If you are starting a network from scratch, it's considerably less expensive to use thin ethernet, RG58 co-ax cable with BNC connectors, than old-fashioned thick ethernet, RG-5 cable with N connectors, or 10baseT, twisted pair telco-style cables with RJ-45 eight wire `phone' connectors. See Type of cable... for an introductory look at cables.
Also note that the FAQ from comp.dcom.lans.ethernet has a lot of useful information on cables and such. Look in Usenet FAQs for the FAQ for that newsgroup.
Thin ethernet is the `ether of choice'. The cable is inexpensive. If you are making your own cables solid-core RG58A is $0.27/m. and stranded RG58AU is $0.45/m. Twist-on BNC connectors are < $2 ea., and other misc. pieces are similarly inexpensive. It is essential that you properly terminate each end of the cable with 50 ohm terminators, so budget $2 ea. for a pair. It's also vital that your cable have no `stubs' -- the `T' connectors must be attached directly to the ethercards.
The only drawback is that if you have a big loop of machines connected together, and some bonehead breaks the loop by taking one cable off the side of his tee, the whole network goes down because it sees an infinite impedance (open circuit) instead of the required 50 ohm termination. Note that you can remove the tee piece from the card itself without killing the whole subnet, as long as you don't remove the cables from the tee itself. Of course this will disturb the machine that you pull the actual tee off of. 8-) And if you are doing a small network of two machines, you still need the tees and the 50 ohm terminators -- you can't just cable them together!
Note that there are a few cards out there with `on-board termination'. These cards have a jumper which when closed, puts a 50 ohm resistor across the BNC input. With these cards, you can use a BNC T and terminator like normal, or put the cable directly onto the card and close the jumper to enable the on-board termination.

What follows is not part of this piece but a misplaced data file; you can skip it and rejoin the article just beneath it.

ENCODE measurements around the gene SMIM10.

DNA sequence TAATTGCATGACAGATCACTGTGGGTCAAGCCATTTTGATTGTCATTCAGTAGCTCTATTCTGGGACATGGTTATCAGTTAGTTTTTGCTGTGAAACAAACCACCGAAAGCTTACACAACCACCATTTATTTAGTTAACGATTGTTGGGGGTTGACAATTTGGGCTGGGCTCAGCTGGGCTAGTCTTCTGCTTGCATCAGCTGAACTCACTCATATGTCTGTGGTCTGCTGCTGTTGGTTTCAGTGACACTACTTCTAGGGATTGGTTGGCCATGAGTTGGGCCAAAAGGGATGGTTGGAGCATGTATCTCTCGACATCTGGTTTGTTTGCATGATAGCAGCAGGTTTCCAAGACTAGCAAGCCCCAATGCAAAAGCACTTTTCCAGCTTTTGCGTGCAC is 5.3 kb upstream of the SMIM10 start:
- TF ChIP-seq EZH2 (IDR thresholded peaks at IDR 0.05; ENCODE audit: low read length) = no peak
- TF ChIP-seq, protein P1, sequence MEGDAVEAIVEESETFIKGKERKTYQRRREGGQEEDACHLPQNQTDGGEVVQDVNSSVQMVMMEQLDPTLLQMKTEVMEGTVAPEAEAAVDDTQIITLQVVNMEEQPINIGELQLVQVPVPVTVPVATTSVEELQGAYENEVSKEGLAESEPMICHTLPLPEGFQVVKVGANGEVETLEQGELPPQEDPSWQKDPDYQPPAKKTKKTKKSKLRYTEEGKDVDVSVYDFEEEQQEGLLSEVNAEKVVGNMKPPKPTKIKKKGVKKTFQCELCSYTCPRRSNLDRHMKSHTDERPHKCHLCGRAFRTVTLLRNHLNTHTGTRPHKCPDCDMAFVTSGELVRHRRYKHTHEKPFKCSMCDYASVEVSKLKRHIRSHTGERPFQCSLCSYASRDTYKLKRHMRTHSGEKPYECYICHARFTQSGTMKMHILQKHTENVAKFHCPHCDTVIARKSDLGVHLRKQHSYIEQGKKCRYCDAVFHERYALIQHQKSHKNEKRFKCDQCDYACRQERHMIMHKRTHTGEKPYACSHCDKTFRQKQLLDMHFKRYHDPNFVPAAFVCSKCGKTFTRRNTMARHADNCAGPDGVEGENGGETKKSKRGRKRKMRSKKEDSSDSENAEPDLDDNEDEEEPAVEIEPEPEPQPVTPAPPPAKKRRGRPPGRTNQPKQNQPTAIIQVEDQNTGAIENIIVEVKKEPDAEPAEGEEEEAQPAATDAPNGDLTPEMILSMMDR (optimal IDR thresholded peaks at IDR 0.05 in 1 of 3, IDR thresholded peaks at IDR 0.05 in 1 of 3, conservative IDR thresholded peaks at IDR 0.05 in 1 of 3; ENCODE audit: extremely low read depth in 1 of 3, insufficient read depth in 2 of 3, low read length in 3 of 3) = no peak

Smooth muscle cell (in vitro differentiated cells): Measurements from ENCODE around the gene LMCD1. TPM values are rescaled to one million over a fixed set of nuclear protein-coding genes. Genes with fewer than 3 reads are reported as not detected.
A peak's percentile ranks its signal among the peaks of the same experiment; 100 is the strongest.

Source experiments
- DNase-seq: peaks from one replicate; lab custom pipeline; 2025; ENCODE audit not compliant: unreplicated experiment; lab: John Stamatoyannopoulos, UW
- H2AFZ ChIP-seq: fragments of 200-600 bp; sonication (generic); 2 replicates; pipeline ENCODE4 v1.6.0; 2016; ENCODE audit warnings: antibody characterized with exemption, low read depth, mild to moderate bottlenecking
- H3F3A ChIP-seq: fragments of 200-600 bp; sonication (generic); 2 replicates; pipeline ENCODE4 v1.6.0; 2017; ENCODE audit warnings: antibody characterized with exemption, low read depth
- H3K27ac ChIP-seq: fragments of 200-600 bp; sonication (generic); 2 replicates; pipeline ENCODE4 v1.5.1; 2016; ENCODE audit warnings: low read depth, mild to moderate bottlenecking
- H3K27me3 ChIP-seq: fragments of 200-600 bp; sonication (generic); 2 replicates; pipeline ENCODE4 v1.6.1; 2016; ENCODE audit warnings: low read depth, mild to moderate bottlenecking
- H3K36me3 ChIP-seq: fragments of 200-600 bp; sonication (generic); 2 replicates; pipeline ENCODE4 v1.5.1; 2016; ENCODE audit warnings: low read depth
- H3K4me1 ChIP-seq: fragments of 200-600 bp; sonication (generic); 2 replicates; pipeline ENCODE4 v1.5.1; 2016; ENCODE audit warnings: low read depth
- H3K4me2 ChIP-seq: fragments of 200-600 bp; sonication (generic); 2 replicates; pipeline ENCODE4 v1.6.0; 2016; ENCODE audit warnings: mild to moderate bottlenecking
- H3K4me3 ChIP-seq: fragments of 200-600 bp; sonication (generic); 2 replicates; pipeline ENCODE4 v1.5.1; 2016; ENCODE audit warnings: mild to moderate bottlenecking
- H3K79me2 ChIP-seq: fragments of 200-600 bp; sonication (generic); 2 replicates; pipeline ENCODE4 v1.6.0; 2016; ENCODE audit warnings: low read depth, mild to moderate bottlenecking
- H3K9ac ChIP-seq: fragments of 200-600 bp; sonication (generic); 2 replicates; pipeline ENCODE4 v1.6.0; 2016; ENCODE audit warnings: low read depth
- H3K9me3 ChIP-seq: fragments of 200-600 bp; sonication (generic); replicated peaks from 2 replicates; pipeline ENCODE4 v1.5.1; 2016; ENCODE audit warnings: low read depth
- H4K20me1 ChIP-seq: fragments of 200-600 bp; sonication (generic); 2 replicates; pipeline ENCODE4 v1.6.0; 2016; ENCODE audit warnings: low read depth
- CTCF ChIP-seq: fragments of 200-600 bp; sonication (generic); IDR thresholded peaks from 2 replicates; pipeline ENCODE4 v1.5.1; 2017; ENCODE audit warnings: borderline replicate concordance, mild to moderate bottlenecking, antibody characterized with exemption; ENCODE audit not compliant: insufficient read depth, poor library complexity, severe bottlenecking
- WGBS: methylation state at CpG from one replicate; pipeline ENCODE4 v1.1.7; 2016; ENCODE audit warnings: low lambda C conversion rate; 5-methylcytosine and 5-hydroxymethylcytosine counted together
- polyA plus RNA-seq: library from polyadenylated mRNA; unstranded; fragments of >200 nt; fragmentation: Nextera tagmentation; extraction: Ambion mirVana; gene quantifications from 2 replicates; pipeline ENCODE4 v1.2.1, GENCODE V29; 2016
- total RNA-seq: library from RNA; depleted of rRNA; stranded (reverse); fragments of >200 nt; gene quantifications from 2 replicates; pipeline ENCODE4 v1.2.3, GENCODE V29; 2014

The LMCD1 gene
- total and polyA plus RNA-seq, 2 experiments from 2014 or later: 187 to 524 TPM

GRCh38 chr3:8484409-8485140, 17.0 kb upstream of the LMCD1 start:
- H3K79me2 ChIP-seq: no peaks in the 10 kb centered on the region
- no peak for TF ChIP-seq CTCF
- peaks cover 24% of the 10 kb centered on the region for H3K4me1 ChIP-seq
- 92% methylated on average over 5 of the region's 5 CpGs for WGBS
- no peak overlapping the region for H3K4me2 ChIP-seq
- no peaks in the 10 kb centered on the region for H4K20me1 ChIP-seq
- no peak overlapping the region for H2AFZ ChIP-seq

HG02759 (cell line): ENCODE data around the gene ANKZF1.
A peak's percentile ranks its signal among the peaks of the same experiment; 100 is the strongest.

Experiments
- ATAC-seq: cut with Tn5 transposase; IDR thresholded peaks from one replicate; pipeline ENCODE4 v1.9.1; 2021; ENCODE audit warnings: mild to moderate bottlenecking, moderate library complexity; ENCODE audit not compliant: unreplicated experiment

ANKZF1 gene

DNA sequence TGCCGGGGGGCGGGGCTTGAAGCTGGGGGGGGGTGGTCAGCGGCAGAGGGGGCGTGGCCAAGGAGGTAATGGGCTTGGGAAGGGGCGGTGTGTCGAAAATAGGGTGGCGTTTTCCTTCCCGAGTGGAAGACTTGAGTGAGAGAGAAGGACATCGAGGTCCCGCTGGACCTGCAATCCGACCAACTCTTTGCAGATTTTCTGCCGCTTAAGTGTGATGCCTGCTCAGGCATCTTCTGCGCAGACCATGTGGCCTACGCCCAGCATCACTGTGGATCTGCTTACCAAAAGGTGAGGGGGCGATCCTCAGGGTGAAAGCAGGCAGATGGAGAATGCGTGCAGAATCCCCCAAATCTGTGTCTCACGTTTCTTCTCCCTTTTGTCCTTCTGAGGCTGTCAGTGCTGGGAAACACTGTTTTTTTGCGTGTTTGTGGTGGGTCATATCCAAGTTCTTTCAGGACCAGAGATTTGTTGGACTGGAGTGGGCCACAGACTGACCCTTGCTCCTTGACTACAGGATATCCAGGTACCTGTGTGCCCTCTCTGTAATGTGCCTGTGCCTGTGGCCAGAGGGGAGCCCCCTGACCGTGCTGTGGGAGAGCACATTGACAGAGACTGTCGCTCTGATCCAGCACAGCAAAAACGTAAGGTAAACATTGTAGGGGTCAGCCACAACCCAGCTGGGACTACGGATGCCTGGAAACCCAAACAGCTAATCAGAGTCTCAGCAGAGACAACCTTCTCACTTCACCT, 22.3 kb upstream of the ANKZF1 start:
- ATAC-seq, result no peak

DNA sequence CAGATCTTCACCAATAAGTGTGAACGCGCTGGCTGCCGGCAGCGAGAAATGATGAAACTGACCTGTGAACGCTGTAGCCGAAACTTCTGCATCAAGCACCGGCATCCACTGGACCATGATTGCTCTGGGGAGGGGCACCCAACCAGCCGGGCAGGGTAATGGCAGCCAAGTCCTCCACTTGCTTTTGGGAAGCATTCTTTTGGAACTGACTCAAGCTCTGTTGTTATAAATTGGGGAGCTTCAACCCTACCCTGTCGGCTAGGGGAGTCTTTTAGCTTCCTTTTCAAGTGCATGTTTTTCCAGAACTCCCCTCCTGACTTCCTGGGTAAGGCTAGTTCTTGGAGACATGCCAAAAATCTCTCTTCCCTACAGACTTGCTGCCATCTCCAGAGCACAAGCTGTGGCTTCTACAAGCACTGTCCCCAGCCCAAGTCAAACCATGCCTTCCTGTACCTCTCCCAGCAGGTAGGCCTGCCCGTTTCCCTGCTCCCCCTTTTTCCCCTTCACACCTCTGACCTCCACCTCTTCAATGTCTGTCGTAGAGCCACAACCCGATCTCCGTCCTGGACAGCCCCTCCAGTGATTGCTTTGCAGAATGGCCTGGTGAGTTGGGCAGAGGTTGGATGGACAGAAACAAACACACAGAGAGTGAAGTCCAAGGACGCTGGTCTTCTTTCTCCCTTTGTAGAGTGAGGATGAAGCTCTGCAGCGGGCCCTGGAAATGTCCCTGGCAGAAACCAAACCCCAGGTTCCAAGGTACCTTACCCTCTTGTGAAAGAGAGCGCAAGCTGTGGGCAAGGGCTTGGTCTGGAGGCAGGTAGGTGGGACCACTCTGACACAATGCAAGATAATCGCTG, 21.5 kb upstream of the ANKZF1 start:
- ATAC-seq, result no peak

There are also some fancy cable systems which look like a single lead going to the card, but the lead is actually a loop, with the two runs of cable laying side-by-side covered by an outer sheath, giving the lead an oval shaped cross-section. At the turnaround point of the loop, a BNC connector is spliced in which connects to your card. So you have the equivalent of two runs of cable and a BNC T, but in this case, it is impossible for the user to remove a cable from one side of the T and disturb the network.
Twisted pair networks require active hubs, which start around $200, and the raw cable cost can actually be higher than thinnet. They are usually sold using the claim that you can use your existing telephone wiring, but it's a rare installation where that turns out to be the case. The claim that you can upgrade to higher speeds is also suspect, as most proposed schemes use higher-grade (read $$) cable and more sophisticated termination ($$$) than you would likely install on speculation.
New gizmos are floating around which allow you to daisy-chain machines together, and the like. For example, Farallon sells EtherWave adaptors and transceivers. This device allows multiple 10baseT devices to be daisy-chained. They also sell a 3c509 clone that includes the EtherWave transceiver. The drawback is that it's more expensive and less reliable than a cheap ($100-$150) mini-hub and another ethercard. You probably should either go for the hub approach or switch over to 10base2 thinnet.